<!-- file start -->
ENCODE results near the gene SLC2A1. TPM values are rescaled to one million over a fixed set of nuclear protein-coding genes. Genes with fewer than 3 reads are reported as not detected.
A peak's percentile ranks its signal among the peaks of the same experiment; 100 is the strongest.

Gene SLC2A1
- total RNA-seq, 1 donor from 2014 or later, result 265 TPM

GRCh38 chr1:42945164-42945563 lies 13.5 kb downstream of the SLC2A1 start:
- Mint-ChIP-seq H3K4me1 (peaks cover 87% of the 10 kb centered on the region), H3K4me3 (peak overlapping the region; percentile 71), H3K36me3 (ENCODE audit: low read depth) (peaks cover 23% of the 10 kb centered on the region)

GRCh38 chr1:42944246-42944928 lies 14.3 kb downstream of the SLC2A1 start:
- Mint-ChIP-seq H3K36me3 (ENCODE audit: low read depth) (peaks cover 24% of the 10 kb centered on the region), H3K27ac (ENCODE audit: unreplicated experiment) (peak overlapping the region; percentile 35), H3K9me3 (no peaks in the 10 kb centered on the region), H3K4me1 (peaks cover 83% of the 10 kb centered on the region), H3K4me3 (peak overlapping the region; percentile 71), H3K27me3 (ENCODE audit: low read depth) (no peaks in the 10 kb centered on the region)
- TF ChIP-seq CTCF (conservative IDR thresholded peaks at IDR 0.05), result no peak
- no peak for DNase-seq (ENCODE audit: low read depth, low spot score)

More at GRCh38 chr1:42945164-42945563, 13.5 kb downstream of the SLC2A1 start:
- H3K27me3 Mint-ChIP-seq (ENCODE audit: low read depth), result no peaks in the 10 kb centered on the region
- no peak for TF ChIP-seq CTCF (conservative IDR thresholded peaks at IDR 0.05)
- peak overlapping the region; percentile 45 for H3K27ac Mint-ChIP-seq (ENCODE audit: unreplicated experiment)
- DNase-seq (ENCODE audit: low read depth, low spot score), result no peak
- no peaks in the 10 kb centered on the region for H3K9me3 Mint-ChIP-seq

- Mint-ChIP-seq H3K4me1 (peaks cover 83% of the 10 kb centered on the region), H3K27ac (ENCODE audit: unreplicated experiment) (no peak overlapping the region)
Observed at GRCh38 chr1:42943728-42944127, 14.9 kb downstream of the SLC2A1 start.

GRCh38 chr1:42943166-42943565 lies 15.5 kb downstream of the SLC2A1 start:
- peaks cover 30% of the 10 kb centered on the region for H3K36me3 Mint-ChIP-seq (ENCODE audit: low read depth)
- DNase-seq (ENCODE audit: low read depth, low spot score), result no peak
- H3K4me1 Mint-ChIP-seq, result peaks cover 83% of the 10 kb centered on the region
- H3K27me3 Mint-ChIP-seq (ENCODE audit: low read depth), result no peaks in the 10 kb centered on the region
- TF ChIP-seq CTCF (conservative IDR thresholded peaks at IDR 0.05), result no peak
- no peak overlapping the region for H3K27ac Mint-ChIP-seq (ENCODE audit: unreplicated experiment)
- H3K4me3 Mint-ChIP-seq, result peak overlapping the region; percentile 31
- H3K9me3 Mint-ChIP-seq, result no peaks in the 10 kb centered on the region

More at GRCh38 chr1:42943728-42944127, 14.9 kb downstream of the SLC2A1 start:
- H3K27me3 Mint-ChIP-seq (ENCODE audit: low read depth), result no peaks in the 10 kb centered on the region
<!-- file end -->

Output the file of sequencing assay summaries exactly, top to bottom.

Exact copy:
ENCODE results near the gene SLC2A1. TPM values are rescaled to one million over a fixed set of nuclear protein-coding genes. Genes with fewer than 3 reads are reported as not detected.
A peak's percentile ranks its signal among the peaks of the same experiment; 100 is the strongest.

Gene SLC2A1
- total RNA-seq, 1 donor from 2014 or later, result 265 TPM

GRCh38 chr1:42945164-42945563 lies 13.5 kb downstream of the SLC2A1 start:
- Mint-ChIP-seq H3K4me1 (peaks cover 87% of the 10 kb centered on the region), H3K4me3 (peak overlapping the region; percentile 71), H3K36me3 (ENCODE audit: low read depth) (peaks cover 23% of the 10 kb centered on the region)

GRCh38 chr1:42944246-42944928 lies 14.3 kb downstream of the SLC2A1 start:
- Mint-ChIP-seq H3K36me3 (ENCODE audit: low read depth) (peaks cover 24% of the 10 kb centered on the region), H3K27ac (ENCODE audit: unreplicated experiment) (peak overlapping the region; percentile 35), H3K9me3 (no peaks in the 10 kb centered on the region), H3K4me1 (peaks cover 83% of the 10 kb centered on the region), H3K4me3 (peak overlapping the region; percentile 71), H3K27me3 (ENCODE audit: low read depth) (no peaks in the 10 kb centered on the region)
- TF ChIP-seq CTCF (conservative IDR thresholded peaks at IDR 0.05), result no peak
- no peak for DNase-seq (ENCODE audit: low read depth, low spot score)

More at GRCh38 chr1:42945164-42945563, 13.5 kb downstream of the SLC2A1 start:
- H3K27me3 Mint-ChIP-seq (ENCODE audit: low read depth), result no peaks in the 10 kb centered on the region
- no peak for TF ChIP-seq CTCF (conservative IDR thresholded peaks at IDR 0.05)
- peak overlapping the region; percentile 45 for H3K27ac Mint-ChIP-seq (ENCODE audit: unreplicated experiment)
- DNase-seq (ENCODE audit: low read depth, low spot score), result no peak
- no peaks in the 10 kb centered on the region for H3K9me3 Mint-ChIP-seq

- Mint-ChIP-seq H3K4me1 (peaks cover 83% of the 10 kb centered on the region), H3K27ac (ENCODE audit: unreplicated experiment) (no peak overlapping the region)
Observed at GRCh38 chr1:42943728-42944127, 14.9 kb downstream of the SLC2A1 start.

GRCh38 chr1:42943166-42943565 lies 15.5 kb downstream of the SLC2A1 start:
- peaks cover 30% of the 10 kb centered on the region for H3K36me3 Mint-ChIP-seq (ENCODE audit: low read depth)
- DNase-seq (ENCODE audit: low read depth, low spot score), result no peak
- H3K4me1 Mint-ChIP-seq, result peaks cover 83% of the 10 kb centered on the region
- H3K27me3 Mint-ChIP-seq (ENCODE audit: low read depth), result no peaks in the 10 kb centered on the region
- TF ChIP-seq CTCF (conservative IDR thresholded peaks at IDR 0.05), result no peak
- no peak overlapping the region for H3K27ac Mint-ChIP-seq (ENCODE audit: unreplicated experiment)
- H3K4me3 Mint-ChIP-seq, result peak overlapping the region; percentile 31
- H3K9me3 Mint-ChIP-seq, result no peaks in the 10 kb centered on the region

More at GRCh38 chr1:42943728-42944127, 14.9 kb downstream of the SLC2A1 start:
- H3K27me3 Mint-ChIP-seq (ENCODE audit: low read depth), result no peaks in the 10 kb centered on the region